Noncommuting position variables due to quantum gravity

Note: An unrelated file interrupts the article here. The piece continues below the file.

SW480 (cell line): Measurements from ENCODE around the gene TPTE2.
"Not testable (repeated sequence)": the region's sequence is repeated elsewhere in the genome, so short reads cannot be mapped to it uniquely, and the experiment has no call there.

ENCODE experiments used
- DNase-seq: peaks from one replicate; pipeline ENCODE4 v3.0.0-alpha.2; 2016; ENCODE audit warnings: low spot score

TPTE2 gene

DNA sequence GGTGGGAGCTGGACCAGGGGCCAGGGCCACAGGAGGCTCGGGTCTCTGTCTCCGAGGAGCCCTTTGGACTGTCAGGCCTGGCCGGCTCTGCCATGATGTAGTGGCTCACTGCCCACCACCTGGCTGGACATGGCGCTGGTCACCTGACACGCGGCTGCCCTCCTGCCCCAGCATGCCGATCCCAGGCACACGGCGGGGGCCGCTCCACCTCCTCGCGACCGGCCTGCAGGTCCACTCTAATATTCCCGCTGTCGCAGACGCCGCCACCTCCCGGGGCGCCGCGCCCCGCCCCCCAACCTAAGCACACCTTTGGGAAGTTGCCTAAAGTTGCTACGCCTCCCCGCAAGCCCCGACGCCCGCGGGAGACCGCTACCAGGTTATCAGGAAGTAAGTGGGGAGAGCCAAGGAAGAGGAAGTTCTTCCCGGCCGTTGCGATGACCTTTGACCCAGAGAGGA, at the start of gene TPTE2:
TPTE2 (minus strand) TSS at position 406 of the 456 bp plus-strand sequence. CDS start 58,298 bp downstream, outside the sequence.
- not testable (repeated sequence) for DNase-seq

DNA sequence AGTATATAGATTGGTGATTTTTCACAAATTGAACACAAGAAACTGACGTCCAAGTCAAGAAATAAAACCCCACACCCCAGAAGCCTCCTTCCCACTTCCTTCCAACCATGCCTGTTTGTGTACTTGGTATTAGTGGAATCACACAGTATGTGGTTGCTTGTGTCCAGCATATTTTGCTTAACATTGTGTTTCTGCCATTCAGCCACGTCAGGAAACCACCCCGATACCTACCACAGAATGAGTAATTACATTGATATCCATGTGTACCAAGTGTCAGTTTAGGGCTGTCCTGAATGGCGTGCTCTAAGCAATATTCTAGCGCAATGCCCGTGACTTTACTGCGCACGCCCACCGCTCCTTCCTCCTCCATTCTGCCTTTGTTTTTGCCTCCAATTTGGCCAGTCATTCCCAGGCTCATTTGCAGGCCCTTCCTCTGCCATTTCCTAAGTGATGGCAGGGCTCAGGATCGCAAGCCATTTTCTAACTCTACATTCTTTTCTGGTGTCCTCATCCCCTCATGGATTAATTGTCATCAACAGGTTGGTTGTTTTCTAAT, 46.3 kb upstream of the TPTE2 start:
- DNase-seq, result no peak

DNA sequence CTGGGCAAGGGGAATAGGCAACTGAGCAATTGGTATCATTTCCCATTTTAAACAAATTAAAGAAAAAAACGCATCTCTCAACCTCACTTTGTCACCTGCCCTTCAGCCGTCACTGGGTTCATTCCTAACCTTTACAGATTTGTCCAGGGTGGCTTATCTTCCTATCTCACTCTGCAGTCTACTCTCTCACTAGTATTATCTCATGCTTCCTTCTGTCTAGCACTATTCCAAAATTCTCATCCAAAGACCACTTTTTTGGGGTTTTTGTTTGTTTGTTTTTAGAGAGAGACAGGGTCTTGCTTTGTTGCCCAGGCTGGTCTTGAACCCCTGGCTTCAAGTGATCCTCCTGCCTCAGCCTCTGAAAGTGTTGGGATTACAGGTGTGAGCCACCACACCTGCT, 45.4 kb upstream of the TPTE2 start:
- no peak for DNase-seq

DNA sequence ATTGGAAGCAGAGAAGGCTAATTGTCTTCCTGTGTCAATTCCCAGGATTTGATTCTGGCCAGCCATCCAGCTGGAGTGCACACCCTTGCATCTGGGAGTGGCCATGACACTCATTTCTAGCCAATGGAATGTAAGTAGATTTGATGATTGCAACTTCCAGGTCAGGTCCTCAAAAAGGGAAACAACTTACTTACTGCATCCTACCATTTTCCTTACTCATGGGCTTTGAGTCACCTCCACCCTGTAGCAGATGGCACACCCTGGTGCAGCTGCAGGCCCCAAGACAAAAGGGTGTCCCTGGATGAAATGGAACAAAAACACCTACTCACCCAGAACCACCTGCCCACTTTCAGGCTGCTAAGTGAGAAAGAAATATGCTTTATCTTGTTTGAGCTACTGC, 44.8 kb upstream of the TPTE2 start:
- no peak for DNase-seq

P: 20 I've read that if one wants to quantize gravity , there must be a smallest length scale " The planck length " . If I want to measure the position of a point particle then in conventional Quantum mechanics I'll find it at the point $(x,y,z)$ at some-time $t$ with an arbitrary momentum but this can't be though in quantum gravity since the smallest length scale that can exist is the planck scale so the particle must be at a neighbourhood of (x,y,z) of area that's equal to planck length . So if we measured the X operator to find the eigenvalue x the particle must be spread in the eigenspace of the Y and Z operators that's X,Y,Z are not commuting operators So we must have [X,Y] not equal to zero . Is this line of reasoning correct ? Have something of this sort been worked out ? It seems that many things in Quantum mechanics should be modified if we want to incorporate gravitational effects